Financial abuse by someone known to the victim, usually a caregiver or family member, is often accompanied by physical and/or emotional abuse.   You may notice:

  • Unexplained changes in grooming
  • Deteriorating physical health
  • Anxiety or fearfulness in the presence of the abuser, or
  • Significant changes in their previous routines.

What to do when you suspect financial abuse

  • When an older person tells you that someone is taking advantage of them, take their claims seriously, ask questions and offer support.
  • Contact the appropriate authorities – see the resources section below
  • Notify the appropriate financial institutions

Signs you’ve been targeted for financial abuse:

Worried that you might be a victim of financial abuse? If you think you have been or are being targeted, share your concerns with someone you trust – a family member, long-time friend, religious, legal or financial advisor not closely related to the abuser. Abusers and criminals count on their victims’ silence – the sooner a light is shone on their activities, the less harm they can inflict.

Here are some of the more common victim experiences you should be on the lookout for:

  • Feeling pressured to give or investInvest To use money for the purpose of making more money by making an investment. Often involves risk.+ read full definition money
  • Being forced to sign unfamiliar legal or financial documents
  • Being pressured to change a will or hand over or change a power of attorney
  • PensionPension A steady income you get after you retire. Some pensions pay you a fixed amount for life. Others save up money for you while you are working. You use that money to create income after you retire.+ read full definition, insurance or other cheques being cashed without your permission
  • Being asked to hand over cash, cryptocurrencyCryptocurrency See Digital Coins.+ read full definition (e.g. bitcoin) or valuables for alleged debts you didn’t know you had
  • Unexpected withdrawals from your bank or investment accounts
  • Unexplained disappearances of possessions, jewelry or other valuables
  • Too good to be true investment opportunities
  • New people coming into your life who take too much interest in your finances, and
  • Being told not to speak to anyone else about any of the above

10 steps to protect yourself against financial abuse

  1. Keep personal and financial information (PIN, passwords etc.) safe and only share it with trusted individuals.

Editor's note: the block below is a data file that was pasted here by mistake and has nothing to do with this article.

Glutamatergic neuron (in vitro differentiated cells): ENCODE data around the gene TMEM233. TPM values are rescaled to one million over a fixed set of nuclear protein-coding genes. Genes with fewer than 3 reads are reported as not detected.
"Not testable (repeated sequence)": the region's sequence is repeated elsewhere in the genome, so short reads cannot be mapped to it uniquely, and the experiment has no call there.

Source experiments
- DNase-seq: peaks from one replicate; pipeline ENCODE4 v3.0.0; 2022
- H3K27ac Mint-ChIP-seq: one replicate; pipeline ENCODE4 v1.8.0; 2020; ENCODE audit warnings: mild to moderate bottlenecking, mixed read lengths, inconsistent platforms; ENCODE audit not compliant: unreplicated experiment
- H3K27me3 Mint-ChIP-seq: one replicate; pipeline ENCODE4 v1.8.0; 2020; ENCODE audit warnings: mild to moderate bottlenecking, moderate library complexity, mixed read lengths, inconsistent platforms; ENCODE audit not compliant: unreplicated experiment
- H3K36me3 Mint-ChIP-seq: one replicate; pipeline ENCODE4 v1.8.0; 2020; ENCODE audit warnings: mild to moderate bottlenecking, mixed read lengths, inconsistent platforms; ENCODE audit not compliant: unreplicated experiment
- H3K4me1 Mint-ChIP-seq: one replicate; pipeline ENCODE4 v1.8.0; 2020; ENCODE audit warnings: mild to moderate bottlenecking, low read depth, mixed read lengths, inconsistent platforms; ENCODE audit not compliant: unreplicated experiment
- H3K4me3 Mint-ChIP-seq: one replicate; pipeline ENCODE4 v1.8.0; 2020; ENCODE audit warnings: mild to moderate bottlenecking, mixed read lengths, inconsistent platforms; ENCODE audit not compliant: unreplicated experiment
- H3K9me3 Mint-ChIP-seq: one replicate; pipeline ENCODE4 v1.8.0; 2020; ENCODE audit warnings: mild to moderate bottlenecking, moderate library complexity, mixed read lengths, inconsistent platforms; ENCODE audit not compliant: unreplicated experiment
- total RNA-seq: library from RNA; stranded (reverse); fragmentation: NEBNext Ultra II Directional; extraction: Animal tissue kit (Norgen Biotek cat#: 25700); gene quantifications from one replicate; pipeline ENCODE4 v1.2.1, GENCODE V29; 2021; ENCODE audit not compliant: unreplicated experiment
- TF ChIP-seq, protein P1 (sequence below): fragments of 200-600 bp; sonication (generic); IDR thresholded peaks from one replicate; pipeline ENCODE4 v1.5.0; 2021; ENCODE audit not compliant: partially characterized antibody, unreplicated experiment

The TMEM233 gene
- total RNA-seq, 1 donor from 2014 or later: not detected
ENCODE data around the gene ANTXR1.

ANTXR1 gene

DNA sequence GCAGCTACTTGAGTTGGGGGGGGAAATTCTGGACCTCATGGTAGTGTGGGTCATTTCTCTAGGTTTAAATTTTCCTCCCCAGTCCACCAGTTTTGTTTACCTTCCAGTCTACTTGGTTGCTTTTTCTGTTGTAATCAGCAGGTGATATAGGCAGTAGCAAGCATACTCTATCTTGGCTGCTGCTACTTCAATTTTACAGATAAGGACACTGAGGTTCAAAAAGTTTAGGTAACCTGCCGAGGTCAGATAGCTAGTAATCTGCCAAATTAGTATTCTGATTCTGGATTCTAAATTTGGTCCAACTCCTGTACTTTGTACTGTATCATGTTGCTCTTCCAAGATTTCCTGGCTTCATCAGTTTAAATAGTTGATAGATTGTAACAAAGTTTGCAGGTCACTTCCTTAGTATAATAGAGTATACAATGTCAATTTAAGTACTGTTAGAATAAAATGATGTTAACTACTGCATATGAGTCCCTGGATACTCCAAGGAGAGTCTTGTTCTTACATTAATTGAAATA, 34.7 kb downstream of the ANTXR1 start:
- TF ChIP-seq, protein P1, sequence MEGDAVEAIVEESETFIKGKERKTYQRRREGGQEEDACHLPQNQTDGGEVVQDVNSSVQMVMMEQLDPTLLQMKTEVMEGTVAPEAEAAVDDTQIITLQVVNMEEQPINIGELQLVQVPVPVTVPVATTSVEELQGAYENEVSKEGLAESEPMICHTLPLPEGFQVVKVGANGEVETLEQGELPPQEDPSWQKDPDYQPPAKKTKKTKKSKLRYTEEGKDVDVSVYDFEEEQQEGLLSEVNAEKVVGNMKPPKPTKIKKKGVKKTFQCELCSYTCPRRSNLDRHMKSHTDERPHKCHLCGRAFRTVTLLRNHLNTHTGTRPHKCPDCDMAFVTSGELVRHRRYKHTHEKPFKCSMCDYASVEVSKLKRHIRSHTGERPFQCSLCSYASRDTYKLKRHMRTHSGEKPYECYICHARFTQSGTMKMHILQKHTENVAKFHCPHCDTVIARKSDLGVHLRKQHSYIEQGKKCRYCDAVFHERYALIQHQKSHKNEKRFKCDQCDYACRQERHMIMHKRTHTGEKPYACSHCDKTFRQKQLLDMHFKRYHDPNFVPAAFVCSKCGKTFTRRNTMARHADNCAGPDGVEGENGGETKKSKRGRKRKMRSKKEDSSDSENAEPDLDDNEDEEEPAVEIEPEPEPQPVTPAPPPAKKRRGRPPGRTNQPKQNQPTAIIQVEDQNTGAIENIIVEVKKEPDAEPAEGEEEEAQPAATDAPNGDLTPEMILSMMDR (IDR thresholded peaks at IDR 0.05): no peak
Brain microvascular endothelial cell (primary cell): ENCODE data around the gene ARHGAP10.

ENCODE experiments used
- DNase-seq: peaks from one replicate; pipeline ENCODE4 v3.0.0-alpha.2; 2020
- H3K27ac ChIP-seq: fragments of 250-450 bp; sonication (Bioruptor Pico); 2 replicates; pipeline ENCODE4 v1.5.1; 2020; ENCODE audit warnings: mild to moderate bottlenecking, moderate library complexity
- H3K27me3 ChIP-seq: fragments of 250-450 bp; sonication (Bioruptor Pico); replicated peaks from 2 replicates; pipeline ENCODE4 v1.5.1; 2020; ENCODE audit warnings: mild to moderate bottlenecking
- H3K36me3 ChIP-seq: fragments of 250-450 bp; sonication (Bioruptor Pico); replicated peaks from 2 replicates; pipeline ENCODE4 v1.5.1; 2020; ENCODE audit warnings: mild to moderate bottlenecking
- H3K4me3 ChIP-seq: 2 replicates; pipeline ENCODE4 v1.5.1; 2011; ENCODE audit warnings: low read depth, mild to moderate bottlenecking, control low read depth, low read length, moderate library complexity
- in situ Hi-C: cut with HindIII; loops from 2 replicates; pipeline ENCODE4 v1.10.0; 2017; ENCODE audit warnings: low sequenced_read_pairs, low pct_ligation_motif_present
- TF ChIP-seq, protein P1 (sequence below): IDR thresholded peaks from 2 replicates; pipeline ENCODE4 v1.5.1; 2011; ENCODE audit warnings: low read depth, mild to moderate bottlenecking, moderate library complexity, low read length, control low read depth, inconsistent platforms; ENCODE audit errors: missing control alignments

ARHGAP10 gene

2. Set up automatic payments for bills and deposits into bank accounts and regularly review financial records for anything unusual.
  3. Be very cautious about opening a joint bank account with family members or other individuals.
  4. Understand all documents before signing; don’t hesitate to ask questions or to insist on taking time to consult with someone you trust.
  5. Don’t be coerced into lending money; and if its money you are willing to lend, be sure to get a signed repayment agreement – even if it’s a family member.
  6. Get legal advice before signing any documents for major financial decisions e.g. refinancing a home, investing in private investment schemes.
  7. Appoint a continuing or enduring power of attorney for property to help direct your finances if you find you are unable to do so yourself – but think carefully about who to appoint.
  8. Introduce your assigned attorney to your legal and financial advisors – create a formal investment policy statement and discuss your wishes together so that there can be no confusion later about how you would want your finances managed.
  9. Identify a trusted contact – someone other than the attorney, that your legal or financial advisor can contact if they become concerned about your well-being
  10. Stay connected with family, friends and the community so you don’t become isolated.

Who to contact if you suspect financial abuse

If you or someone you know may be a victim of financial abuse, don’t hesitate to reach out for assistance.

Seniors Safety Line (SSL): 1-866-299-1011
A safe and confidential place to discuss issues 24/7 in several languages.

Canadian Network for the Prevention of Elder Abuse (CNPEA)
Get a better understanding of elder abuse with tips and resources in every province.

Resources for seniors
Helpful websites and tools for a variety of issues that affect older adults.

Speak to the local police
Fraud or financial abuse is a serious crime. Non-emergency police staff can help investigate suspicious activity and potentially charge those who break the law.

Report Scammers and Fraudsters
Canadian Anti-fraud Centre